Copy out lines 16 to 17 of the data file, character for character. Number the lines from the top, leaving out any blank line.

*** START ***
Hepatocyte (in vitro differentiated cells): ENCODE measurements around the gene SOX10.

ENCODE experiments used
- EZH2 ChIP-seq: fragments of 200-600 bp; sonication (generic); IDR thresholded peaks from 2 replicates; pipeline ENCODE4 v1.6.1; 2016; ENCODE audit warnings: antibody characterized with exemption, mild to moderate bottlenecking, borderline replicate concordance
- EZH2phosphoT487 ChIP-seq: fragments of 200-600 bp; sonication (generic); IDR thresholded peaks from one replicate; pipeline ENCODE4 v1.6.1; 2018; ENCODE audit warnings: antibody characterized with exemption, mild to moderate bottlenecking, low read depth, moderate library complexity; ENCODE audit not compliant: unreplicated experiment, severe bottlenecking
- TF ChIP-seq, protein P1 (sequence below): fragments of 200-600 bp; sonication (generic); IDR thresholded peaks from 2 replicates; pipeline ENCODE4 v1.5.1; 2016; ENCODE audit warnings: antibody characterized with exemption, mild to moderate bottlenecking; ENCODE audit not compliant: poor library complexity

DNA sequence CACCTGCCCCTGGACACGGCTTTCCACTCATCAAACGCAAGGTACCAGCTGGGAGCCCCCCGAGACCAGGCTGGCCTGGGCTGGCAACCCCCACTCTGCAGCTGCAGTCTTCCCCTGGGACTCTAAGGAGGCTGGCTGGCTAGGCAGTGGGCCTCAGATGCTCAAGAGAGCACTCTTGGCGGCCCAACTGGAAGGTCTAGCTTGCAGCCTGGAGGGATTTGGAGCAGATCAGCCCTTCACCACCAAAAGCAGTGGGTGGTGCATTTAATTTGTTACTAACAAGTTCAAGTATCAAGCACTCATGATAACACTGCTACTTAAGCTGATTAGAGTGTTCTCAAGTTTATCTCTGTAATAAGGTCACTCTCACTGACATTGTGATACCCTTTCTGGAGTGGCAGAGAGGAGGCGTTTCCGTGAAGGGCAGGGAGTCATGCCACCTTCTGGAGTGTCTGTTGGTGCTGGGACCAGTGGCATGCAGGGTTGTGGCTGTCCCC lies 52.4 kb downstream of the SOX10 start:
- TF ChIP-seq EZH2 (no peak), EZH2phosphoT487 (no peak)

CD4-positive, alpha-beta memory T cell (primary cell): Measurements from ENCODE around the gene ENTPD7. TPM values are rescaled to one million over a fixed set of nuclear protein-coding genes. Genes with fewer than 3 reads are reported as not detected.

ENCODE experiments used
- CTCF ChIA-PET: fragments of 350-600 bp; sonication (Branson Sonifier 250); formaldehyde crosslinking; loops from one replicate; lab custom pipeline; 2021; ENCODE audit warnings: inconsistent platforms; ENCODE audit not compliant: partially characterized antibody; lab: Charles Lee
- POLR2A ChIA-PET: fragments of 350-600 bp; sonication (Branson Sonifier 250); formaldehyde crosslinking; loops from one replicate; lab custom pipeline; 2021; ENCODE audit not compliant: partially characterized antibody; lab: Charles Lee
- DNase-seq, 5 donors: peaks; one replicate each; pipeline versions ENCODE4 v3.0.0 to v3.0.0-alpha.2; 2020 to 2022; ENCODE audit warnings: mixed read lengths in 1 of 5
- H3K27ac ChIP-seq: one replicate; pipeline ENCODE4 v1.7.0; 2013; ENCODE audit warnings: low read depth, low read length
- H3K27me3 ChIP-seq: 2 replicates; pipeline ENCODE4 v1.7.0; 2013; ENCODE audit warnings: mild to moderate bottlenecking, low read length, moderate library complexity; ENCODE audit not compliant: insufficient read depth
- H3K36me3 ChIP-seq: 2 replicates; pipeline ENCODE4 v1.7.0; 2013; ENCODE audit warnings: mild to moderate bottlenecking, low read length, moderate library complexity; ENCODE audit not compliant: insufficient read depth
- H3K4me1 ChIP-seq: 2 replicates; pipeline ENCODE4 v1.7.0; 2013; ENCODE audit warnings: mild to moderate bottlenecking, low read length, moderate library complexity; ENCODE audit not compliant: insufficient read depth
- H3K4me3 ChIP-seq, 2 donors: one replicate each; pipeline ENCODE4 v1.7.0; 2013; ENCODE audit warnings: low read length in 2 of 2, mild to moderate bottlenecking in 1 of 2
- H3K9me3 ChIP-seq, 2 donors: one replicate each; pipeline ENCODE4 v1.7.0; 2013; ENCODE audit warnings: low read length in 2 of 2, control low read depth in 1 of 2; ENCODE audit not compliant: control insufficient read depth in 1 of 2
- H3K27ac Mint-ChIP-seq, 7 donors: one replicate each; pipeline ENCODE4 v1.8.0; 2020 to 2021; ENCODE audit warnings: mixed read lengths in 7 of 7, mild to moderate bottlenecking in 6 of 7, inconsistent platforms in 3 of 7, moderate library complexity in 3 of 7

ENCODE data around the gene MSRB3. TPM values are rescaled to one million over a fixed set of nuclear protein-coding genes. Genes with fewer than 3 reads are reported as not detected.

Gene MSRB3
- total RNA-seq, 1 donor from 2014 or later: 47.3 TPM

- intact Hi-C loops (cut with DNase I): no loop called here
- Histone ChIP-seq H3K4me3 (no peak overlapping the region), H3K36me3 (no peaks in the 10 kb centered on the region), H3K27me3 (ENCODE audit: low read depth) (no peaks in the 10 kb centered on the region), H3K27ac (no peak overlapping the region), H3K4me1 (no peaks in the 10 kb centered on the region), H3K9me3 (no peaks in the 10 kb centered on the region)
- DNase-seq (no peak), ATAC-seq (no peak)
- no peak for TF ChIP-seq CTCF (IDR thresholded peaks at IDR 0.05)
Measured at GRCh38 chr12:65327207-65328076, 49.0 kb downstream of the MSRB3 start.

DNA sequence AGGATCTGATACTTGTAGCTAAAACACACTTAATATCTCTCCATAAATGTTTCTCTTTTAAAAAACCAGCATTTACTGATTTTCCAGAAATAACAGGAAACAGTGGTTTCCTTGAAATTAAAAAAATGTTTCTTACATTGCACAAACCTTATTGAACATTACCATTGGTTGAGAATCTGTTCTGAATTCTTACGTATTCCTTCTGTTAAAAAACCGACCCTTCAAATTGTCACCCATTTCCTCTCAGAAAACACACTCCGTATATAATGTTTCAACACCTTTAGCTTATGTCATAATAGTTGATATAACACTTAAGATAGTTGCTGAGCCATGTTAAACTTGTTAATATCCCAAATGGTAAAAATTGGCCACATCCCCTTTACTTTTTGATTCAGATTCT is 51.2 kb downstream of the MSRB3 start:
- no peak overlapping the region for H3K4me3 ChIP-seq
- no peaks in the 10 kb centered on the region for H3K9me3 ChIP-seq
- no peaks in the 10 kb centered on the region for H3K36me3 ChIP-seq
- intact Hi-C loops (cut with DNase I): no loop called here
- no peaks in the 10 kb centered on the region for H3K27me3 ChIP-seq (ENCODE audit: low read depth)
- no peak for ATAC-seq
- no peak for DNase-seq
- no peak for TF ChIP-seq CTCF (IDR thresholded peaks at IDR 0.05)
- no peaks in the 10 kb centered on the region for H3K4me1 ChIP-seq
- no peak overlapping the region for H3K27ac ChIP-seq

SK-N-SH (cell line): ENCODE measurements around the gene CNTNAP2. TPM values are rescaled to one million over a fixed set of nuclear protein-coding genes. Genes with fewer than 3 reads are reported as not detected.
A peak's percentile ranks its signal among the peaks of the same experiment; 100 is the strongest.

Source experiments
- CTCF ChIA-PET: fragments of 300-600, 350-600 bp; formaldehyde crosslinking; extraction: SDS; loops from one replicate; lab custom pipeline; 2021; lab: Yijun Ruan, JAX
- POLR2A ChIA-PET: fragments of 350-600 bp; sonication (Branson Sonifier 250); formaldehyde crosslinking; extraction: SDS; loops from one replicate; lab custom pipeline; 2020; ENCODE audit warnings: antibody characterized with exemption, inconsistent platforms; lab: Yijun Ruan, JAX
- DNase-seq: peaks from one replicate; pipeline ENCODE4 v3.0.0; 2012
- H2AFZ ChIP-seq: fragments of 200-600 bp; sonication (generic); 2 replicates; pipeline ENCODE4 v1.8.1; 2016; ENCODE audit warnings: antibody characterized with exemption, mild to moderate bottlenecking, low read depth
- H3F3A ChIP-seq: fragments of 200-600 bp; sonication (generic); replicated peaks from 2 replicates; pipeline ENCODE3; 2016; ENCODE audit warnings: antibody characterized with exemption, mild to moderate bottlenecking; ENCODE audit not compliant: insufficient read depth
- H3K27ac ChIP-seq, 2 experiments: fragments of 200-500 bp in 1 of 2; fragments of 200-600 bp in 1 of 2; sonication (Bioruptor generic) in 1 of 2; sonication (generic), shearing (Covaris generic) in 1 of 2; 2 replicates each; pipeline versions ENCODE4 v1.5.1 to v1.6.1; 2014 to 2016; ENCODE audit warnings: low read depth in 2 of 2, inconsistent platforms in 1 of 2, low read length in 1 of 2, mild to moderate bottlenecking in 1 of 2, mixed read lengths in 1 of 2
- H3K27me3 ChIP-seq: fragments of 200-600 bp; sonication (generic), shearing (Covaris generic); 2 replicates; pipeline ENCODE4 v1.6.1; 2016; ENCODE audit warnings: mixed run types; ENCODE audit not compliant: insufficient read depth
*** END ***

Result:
- H3K4me1 ChIP-seq: 2 replicates; pipeline ENCODE4 v1.7.0; 2013; ENCODE audit warnings: mild to moderate bottlenecking, low read length, moderate library complexity; ENCODE audit not compliant: insufficient read depth
- H3K4me3 ChIP-seq, 2 donors: one replicate each; pipeline ENCODE4 v1.7.0; 2013; ENCODE audit warnings: low read length in 2 of 2, mild to moderate bottlenecking in 1 of 2